The tradition of Saab hatchbacks began with the 95 Wagon in 1959. Twenty-five years later, during the Swedish brand’s heyday in the mid-1980s, the Saab 900 Sedan was an anomaly in a lineup that consisted primarily of three- and five-door hatches equipped with normally-aspirated and turbocharged four-cylinder engines. Today, half of the 500,000 Saabs on American roads are hatchbacks. But when the Saab 9-3 was completely redesigned for the 2003 model year by its bumbling new owner General Motors, the hatchback body style – the thing that kept loyal Saab buyers returning to showrooms year after year – vanished as GM concentrated on a sedan that it thought would help its struggling European luxury division to increase sales with mainstream entry-luxury buyers. GM didn’t get it then, but seems to now. The new 2006 Saab 9-3 SportCombi rectifies the error, even if it’s really a station wagon with a rakish tailgate. As Saab’s Manager of Corporate Communications, Jan-Willem Vester, told us, “The new SportCombi appeals to the hatchback Saab loyalists.”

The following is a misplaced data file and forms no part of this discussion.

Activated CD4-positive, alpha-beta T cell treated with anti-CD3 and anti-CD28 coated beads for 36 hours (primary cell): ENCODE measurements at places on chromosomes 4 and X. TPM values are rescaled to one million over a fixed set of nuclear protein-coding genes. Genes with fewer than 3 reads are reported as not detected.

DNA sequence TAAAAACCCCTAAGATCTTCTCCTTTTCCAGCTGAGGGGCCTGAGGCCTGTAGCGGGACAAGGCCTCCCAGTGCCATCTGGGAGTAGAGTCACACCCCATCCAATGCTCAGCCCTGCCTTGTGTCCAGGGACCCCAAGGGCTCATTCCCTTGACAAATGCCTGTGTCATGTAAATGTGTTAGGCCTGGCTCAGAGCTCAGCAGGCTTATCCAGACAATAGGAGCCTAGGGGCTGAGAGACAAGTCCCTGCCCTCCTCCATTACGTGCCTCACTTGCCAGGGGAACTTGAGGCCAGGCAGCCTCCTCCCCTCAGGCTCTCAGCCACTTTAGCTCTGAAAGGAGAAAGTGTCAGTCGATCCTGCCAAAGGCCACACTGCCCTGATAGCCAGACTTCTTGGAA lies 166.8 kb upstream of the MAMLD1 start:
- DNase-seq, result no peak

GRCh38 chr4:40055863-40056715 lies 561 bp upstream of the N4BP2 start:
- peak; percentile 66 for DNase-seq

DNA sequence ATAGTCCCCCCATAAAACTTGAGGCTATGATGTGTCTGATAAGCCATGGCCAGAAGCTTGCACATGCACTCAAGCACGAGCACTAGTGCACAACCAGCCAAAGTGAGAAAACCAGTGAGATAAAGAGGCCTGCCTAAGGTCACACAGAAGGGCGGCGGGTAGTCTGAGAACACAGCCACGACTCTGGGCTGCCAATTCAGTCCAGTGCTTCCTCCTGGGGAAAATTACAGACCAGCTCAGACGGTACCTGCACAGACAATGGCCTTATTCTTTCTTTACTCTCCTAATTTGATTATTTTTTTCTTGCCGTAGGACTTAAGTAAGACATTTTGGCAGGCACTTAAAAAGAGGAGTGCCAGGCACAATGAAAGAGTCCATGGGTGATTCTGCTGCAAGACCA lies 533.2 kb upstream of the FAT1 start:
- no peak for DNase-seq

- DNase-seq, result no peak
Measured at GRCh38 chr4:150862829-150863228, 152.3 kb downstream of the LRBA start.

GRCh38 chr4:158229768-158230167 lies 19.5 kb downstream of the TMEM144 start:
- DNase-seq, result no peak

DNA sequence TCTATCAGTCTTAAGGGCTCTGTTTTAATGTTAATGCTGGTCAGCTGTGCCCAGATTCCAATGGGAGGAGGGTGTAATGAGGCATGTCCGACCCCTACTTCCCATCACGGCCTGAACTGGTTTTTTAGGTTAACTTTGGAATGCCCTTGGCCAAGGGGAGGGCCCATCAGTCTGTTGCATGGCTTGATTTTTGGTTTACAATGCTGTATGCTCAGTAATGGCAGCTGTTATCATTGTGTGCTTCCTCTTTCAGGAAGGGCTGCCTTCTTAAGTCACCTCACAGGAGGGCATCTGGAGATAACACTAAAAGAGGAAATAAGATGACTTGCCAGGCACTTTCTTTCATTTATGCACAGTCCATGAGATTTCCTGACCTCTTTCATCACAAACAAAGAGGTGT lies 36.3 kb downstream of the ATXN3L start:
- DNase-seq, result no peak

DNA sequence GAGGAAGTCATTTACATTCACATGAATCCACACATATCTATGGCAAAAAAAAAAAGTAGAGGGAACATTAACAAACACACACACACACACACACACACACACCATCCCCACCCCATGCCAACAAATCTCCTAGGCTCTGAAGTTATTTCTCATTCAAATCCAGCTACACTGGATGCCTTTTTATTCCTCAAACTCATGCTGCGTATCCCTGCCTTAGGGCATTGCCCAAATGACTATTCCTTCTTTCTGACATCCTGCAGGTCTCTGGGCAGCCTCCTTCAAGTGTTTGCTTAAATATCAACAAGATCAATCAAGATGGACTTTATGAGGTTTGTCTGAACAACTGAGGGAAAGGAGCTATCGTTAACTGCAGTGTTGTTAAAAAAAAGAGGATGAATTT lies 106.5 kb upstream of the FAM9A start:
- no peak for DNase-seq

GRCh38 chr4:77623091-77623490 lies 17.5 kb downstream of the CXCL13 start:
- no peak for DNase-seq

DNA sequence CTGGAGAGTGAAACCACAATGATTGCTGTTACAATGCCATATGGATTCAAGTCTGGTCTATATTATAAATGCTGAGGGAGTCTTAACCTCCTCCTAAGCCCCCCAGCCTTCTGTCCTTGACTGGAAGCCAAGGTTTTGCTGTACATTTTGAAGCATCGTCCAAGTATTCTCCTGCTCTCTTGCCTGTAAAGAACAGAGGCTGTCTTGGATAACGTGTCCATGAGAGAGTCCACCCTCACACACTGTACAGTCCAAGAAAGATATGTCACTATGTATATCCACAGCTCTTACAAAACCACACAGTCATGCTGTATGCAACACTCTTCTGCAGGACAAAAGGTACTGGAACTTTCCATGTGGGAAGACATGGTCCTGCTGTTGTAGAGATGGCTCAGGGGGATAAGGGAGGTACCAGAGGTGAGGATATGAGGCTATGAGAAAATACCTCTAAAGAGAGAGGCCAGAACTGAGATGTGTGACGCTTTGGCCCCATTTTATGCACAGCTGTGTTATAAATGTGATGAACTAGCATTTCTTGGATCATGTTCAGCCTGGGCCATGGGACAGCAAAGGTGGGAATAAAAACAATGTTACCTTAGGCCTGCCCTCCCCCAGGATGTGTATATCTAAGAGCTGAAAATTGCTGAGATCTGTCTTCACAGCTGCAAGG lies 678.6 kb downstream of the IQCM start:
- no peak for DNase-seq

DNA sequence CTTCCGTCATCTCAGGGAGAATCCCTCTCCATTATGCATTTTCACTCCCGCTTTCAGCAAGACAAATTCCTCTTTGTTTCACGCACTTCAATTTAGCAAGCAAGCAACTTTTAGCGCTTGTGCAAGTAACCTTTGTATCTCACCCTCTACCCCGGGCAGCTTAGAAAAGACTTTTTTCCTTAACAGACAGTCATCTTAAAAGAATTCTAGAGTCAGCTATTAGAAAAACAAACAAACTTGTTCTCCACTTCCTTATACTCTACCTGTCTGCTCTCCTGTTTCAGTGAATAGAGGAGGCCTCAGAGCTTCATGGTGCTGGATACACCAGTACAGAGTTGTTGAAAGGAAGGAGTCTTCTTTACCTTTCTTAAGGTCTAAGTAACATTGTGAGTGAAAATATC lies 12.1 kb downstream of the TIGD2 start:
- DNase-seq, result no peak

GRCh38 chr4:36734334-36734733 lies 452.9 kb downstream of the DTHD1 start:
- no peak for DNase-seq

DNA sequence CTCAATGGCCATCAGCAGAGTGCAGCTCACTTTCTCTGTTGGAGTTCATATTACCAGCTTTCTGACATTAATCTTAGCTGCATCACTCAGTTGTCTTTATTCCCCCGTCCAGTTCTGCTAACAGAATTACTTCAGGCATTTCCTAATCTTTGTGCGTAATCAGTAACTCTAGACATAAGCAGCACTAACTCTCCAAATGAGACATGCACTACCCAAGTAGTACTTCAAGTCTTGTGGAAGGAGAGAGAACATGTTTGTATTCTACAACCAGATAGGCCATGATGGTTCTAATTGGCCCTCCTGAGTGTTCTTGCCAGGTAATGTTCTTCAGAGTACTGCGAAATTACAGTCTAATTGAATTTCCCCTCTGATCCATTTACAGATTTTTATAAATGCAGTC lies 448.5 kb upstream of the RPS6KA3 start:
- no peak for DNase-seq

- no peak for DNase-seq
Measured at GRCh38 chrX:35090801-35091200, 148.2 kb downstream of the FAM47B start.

There’s more news for the 2006 Saab 9-3 lineup than the addition of the SportCombi model. All 9-3s get body color door handles, which do more than you might imagine for making the car look upscale. Last year’s confusing Arc and Linear trim levels vanish, combined into an unnamed standard model. Saab 9-3 Aero versions, the performance editions, get a fresh standard 17-inch wheel and tire combo, as well as a new 250-horsepower turbocharged 2.8-liter V6. Saab 9-3 convertibles have standard leather upholstery for 2006, and the Premium Package on the 9-3 Sedan and SportCombi features genuine red walnut wood trim for the interior.
To learn more about the newest 9-3, the SportCombi, I drove one from the Anza Borrego desert just north of the California-Mexico border into downtown San Diego. I learned how to drive a manual transmission on a 1982 Saab 900 Turbo three-door, and my father is one of those wacky Saab loyalists. In fact, he purchased one of the first 2006 9-3 SportCombis to roll off a dealer lot in Phoenix in December of 2005. And while I haven’t inherited the family gene that causes adoration for quirky Swedish automobiles, the 2006 Saab 9-3 SportCombi turns out to be the perfect antidote to the status quo.